Ultracapacitors: the future of electric cars or the 'cold fusion' of autovation?
ZENN Motors says its electric car will cruise for 250 miles on a single five-minute charge. Skeptics cry shenanigans.
Ian Clifford wants to start a global revolution by building a practical, everyday car with no gasoline engine, no batteries, and no emissions.Skip to next paragraph
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While big Detroit automakers ponder a future plug-in car that goes 40 miles on a battery charge before its gas engine kicks in, Mr. Clifford's tiny ZENN Motor, a Toronto maker of low-speed electric cars, announced in March that it will build a new highway-speed (80 m.p.h.) model that goes 250 miles on a charge – and can recharge in just five minutes.
Having no batteries, the new "cityZENN" model will use a breakthrough version of a common electrical storage device called an ultracapacitor to store power from a wall socket, the company says. Fuel costs to operate it would be about one-tenth of today's gas-powered vehicle.
If that astounding claim is real (and there are many skeptics), it could revolutionize automotive travel by making all-electric cars competitive with gas-powered vehicles and easing the world's dependence on oil.
"The big problem has always been the battery and its limits," says Clifford, ZENN's founder and CEO in a phone interview. "This new technology is a 180-degree shift that represents the end of fossil fuel as a transportation fuel."
That's because the same ultracapacitor technology could be used across the grid to provide cheap electric storage for wind and solar power, he says. In turn, this process could power millions of ultracapacitor vehicles with no emissions at all. With the cars' fast-charge capability, recharging stations could pop up to help make even longer trips routine.
Ultracapacitors – also called supercapacitors – are more powerful cousins of the basic capacitor. With activated carbon at their core to act as a sponge for electrons, ultracapacitors can absorb power – or send a charge – far faster than batteries. They are also far more durable.
First used in the 1960s, ultracapacitors today are widely found in electronic devices such as computers. In cameras, they retract and expand zoom lens. Yet the power stored by today's ultracapacitors is still only about 5 percent as much as a modern lithium-ion battery, far too little to power a car by themselves.
The reported breakthrough was made by ZENN's business partner EEStor, a Cedar Park, Texas, firm headed by respected computer industry veteran Richard Weir, who's named on the company's patent. The company is now nearing commercial production of its new "electrical energy storage unit" or EESU, Clifford says.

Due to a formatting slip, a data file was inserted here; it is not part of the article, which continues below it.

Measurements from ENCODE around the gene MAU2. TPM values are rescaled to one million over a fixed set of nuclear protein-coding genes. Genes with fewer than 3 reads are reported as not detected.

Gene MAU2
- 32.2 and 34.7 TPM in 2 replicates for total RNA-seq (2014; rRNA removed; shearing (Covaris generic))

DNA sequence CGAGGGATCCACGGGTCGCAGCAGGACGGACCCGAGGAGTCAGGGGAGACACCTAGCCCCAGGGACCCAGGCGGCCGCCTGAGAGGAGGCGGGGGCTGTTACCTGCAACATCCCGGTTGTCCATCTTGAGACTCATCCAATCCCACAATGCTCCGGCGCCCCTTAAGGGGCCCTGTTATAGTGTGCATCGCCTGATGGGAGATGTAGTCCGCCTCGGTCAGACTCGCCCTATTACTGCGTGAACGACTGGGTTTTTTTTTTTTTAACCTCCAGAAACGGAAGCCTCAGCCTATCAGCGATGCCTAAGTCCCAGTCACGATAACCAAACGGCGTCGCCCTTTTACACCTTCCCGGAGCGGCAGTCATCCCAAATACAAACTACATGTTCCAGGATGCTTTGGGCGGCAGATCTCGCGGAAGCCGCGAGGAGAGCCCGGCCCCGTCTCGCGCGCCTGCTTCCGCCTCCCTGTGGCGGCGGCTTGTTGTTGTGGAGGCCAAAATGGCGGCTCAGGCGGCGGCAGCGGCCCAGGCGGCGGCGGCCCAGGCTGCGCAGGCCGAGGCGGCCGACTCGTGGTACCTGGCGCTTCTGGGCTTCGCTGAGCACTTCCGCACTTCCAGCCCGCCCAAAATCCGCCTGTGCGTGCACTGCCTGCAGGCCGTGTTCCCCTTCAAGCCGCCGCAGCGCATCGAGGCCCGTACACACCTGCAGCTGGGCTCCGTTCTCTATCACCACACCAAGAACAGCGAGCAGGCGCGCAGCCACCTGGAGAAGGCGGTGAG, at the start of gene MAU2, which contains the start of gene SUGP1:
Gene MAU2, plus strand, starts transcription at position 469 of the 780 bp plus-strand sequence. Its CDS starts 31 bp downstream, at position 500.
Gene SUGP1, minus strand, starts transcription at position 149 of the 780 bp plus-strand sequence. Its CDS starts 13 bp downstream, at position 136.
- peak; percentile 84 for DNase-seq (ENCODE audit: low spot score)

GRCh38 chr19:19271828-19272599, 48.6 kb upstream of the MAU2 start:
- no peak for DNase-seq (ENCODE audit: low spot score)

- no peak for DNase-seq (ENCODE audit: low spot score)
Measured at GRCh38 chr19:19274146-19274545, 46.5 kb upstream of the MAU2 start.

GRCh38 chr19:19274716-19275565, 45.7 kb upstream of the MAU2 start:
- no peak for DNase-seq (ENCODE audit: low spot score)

But privately held EEStor has had little to say publicly or to the press – and that secretiveness has inspired incredulity among many debating the topic on Internet forums.
But in a break with that tradition, Tom Weir, the company's vice president and general manager, responded to e-mailed questions.
"EEStor's technology has the opportunity to touch every aspect of daily life from very big to very small devices," Mr. Weir writes. "We also see a whole new generation of products ... based around our technology."
Added credibility arrived with the January announcement by Lockheed Martin, the big defense company, of an agreement to use EEStor technology for military and homeland security applications. It refers to the EEStor "ceramic battery" providing "10 times the energy density of lead-acid batteries at 1/10th the weight and volume."
In 2005, Kleiner Perkins Caufield & Byers sunk $3 million into EEStor. ZENN also invested $3 million and will get exclusive rights to retrofit vehicles with the system – and produce new mid-size cars using EESUs.
According to EEStor's patent application, the breakthrough is based on a technically arduous process of purifying and fabricating units with barium titanate, a material known to retain vast amounts of power.
"The main feature of the EESU is the charge and dis-charge at electric speed," Weir writes. "This is a key enabling factor for the advancement of the next generation of vehicles. Another feature is the amount of power the EESU can store. Lastly, the EESU is expected to be considered fully 'green.' "
Competitors rev their engines
At the North American International Auto Show in January, AFS Trinity created a stir by strutting its "extreme hybrid" plug-in concept vehicle that uses ultracapacitors to boost battery life and get 150 miles per gallon. The Bellevue, Wash.-based company sees ultracapacitors as a natural fit with new generation lithium-ion batteries that are vital to plug-in hybrids. Company chairman Edward Furia compares batteries to a long-distance runner (providing the stamina a car needs over the long haul) while ultracapacitors are akin to a weight lifter – giving cars that 0-to-60 oomph while minimizing impact on the delicate battery.
As oil prices rise, new ultracapacitor research has emerged. Companies like Maxwell Technologies, Panasonic, Nippon Chemi-Con, and others are working on advanced devices with attributes of both an ultracapacitor and a battery, according to a November report from the Institute of Electrical and Electronics Engineers (IEEE). But the recent focus is only a continuation of a long-term fascination with ultracapacitors in automobiles.
A small fleet of ultracapacitor-powered buses began running in Moscow in 1995, and some garbage trucks in the US now use ultracapacitors to efficiently absorb energy from braking – and discharge it for acceleration, the IEEE article notes. Honda's Dualnote concept car in 2002 also showed off ultracapacitors' ability to instantly absorb braking energy and then return it in acceleration. German automaker BMW is also said to be evaluating ultracapacitors in their hybrid vehicles.